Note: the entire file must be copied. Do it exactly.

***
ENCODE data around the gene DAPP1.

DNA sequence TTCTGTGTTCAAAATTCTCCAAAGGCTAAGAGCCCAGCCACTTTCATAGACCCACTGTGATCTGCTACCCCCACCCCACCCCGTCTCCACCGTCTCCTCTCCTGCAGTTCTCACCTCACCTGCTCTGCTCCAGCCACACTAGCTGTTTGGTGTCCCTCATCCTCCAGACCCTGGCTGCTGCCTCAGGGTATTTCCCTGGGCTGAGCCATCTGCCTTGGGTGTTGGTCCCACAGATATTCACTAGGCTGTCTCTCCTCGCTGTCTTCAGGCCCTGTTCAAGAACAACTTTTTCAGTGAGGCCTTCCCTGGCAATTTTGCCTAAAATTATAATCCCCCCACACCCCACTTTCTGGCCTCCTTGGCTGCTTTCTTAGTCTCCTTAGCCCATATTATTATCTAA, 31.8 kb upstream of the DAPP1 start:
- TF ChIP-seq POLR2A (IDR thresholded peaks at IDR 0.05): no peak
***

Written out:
ENCODE data around the gene DAPP1.

DNA sequence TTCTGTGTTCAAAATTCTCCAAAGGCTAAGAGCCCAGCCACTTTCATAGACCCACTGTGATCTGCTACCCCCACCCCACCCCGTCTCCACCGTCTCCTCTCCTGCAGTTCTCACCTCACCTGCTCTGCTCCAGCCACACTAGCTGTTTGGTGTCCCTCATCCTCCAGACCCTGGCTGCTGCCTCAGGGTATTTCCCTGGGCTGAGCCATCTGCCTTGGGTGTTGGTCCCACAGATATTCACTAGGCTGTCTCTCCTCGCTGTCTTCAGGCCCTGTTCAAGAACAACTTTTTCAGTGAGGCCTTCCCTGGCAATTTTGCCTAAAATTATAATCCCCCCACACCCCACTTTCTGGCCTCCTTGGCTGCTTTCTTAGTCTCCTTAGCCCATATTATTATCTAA, 31.8 kb upstream of the DAPP1 start:
- TF ChIP-seq POLR2A (IDR thresholded peaks at IDR 0.05): no peak